Air­line in­no­va­tions no flights of fancy

The Weekend Australian - Travel - - Travel & Indulgence - MERRY KIRK­WOOD

WHOwould have thought, when the Wright brothers un­veiled their fly­ing ma­chines in a dusty field in Carolina, that lit­tle more than a cen­tury later planes would fea­ture ameni­ties such as spas, bars, in­ter­net con­nec­tions and gourmet cui­sine.

Air­lines are in­vest­ing mil­lions of dol­lars in their fleets to com­pete for our hol­i­day dol­lars and loy­alty, and for trav­ellers it’s a win-win sit­u­a­tion.

To­day we can en­joy haute­cui­sine meals from top-end chefs pre­pared on re­quest mid­flight, take a shower en route to Dubai, or stretch out for a com­fort­able night’s sleep: per­haps in a pri­vate dou­ble suite in Sin­ga­pore Air­lines’ first class, a Space­seat (rows of seats that can be flat­tened and linked) on Air New Zealand or even one of the triple bunk beds touted for Lufthansa.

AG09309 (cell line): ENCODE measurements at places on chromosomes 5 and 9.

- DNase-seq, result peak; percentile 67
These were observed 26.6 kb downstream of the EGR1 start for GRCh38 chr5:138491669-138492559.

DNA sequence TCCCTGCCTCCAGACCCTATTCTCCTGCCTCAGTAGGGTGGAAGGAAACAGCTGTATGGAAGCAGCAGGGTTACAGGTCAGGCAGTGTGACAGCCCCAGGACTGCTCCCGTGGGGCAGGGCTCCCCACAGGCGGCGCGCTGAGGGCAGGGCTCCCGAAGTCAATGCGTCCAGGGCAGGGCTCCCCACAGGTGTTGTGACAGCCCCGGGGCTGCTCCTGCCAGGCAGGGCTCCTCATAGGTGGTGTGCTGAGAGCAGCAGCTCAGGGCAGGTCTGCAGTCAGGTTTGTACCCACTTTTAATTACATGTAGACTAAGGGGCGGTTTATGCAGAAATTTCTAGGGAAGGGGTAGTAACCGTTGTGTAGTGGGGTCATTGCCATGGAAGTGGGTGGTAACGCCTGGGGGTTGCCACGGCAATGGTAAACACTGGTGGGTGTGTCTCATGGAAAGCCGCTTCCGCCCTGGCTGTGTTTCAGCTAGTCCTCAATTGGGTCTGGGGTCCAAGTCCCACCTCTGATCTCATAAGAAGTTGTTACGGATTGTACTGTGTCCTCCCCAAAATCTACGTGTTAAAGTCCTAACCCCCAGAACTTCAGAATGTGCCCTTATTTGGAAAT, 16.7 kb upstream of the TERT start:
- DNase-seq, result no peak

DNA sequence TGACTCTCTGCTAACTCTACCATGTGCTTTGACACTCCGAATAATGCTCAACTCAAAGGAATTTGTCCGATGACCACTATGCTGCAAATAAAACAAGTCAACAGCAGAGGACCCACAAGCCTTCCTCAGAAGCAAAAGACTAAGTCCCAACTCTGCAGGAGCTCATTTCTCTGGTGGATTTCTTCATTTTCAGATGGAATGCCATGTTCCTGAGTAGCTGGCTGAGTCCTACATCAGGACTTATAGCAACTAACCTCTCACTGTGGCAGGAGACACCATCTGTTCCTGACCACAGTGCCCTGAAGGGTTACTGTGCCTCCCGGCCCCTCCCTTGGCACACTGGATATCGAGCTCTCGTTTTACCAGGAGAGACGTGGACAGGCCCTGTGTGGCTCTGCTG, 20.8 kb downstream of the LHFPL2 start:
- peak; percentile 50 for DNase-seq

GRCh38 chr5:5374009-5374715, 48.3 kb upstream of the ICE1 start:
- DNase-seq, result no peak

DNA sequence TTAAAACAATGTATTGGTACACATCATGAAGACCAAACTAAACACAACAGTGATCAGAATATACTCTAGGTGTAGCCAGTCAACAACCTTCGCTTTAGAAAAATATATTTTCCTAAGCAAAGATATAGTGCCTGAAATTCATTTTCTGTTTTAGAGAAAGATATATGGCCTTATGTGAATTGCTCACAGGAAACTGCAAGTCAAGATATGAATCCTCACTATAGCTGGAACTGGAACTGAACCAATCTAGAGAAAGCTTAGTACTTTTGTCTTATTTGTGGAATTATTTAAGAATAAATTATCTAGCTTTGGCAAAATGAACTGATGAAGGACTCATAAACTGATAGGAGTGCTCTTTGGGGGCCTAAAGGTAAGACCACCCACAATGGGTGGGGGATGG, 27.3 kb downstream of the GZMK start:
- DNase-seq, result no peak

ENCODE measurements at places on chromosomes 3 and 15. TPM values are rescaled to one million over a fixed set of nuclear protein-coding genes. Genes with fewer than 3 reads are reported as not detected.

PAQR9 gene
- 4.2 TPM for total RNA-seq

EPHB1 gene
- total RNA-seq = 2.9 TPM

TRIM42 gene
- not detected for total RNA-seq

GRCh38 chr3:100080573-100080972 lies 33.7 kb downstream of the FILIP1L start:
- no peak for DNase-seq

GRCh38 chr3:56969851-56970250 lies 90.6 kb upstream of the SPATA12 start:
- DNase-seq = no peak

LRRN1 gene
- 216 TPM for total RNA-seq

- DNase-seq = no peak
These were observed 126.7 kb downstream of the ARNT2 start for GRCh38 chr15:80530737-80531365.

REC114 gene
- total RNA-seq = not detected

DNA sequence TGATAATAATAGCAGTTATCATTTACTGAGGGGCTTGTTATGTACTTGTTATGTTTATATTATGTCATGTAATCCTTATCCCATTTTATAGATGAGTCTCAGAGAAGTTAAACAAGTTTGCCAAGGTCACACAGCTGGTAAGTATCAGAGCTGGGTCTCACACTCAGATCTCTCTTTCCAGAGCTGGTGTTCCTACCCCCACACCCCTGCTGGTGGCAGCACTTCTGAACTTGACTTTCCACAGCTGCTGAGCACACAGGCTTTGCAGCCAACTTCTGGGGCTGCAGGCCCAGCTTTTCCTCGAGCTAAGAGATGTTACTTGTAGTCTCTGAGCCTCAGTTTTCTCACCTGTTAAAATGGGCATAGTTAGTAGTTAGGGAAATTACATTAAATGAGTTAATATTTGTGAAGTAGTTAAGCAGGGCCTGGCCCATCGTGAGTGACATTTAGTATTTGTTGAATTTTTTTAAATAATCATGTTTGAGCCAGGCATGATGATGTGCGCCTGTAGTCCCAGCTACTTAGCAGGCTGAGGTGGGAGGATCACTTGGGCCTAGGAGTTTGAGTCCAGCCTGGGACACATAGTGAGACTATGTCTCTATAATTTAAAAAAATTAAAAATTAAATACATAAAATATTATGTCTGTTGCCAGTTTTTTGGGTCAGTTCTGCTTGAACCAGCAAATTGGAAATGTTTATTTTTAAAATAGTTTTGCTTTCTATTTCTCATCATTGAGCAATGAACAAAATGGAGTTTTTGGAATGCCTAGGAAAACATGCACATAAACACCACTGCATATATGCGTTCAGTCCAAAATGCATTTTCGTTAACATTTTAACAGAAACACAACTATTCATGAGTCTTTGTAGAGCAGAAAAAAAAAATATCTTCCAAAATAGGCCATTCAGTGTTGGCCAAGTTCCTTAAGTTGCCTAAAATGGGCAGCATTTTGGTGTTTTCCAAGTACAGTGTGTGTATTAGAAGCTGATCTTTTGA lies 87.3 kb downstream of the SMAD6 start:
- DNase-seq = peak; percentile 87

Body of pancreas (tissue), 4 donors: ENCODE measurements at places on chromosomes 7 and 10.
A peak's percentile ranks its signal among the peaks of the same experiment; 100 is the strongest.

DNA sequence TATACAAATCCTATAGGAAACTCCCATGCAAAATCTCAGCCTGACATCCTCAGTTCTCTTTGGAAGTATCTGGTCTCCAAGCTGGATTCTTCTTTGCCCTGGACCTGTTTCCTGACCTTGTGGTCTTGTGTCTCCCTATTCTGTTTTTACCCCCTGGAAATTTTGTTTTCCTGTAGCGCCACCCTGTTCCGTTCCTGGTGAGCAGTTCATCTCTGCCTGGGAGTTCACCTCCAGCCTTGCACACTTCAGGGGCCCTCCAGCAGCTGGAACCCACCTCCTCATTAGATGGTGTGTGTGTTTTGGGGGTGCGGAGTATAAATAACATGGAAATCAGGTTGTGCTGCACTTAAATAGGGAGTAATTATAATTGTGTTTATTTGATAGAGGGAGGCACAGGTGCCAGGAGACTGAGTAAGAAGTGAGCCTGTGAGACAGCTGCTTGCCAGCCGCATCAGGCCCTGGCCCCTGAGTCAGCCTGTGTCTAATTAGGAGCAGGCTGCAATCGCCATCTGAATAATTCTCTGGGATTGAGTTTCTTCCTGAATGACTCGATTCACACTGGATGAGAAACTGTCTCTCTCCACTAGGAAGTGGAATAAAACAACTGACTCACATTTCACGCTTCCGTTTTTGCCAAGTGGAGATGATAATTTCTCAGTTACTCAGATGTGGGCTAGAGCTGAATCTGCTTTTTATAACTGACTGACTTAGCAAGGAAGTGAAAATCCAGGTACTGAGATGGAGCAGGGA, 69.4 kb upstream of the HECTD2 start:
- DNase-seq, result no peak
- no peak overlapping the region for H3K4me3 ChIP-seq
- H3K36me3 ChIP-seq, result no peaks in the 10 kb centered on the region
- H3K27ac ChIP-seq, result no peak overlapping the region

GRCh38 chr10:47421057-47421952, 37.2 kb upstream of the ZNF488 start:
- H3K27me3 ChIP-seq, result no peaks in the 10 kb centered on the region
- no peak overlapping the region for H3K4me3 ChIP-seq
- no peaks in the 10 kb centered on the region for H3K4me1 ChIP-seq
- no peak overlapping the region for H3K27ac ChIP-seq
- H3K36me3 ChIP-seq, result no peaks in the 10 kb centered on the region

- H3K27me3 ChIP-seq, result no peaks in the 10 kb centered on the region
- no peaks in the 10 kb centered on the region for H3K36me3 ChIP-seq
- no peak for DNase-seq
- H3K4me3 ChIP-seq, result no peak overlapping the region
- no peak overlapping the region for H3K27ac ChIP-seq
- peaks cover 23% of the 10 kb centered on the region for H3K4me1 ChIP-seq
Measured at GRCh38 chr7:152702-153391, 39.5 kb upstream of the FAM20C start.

And those who once suf­fered from mile-high ‘‘link-lag’’ can rest easy. Vir­tu­ally ev­ery means of com­mu­ni­ca­tion — mo­bile phone calls, SMS mes­sag­ing, email and in­ter­net con­nec­tions — is now avail­able midair. Then there’s the be­wil­der­ing ar­ray of en­ter­tain­ment op­tions — movies, games, tele­vi­sion and more — avail­able in all cabin classes these days.

In­no­va­tions on the ground are just as breath­tak­ing, with the ad­vent of glama­zon air­port lounges with spas and bars, shops, pools, movie the­atres, teeth-whiten­ing booths and even fly-in wed­ding venues.

Check-in now in­volves lit­tle more than a quick-as-a-flash print­out via a com­puter or mo­bile phone app or a swipe of your fre­quent flyer card, with many pas­sen­gers now tag­ging and drop­ping their own bags be­fore pro­ceed­ing to se­cu­rity.

E-pass­ports, mean­while, can ease pas­sage through im­mi­gra­tion on ar­rival at your fi­nal des­ti­na­tion.

Com­fort­able, en­ter­tain­ing, seam­less flights and air­ports that are more user-friendly than the lo­cal shop­ping mall . . . those canny Wright brothers might well won­der what they started all those years ago.

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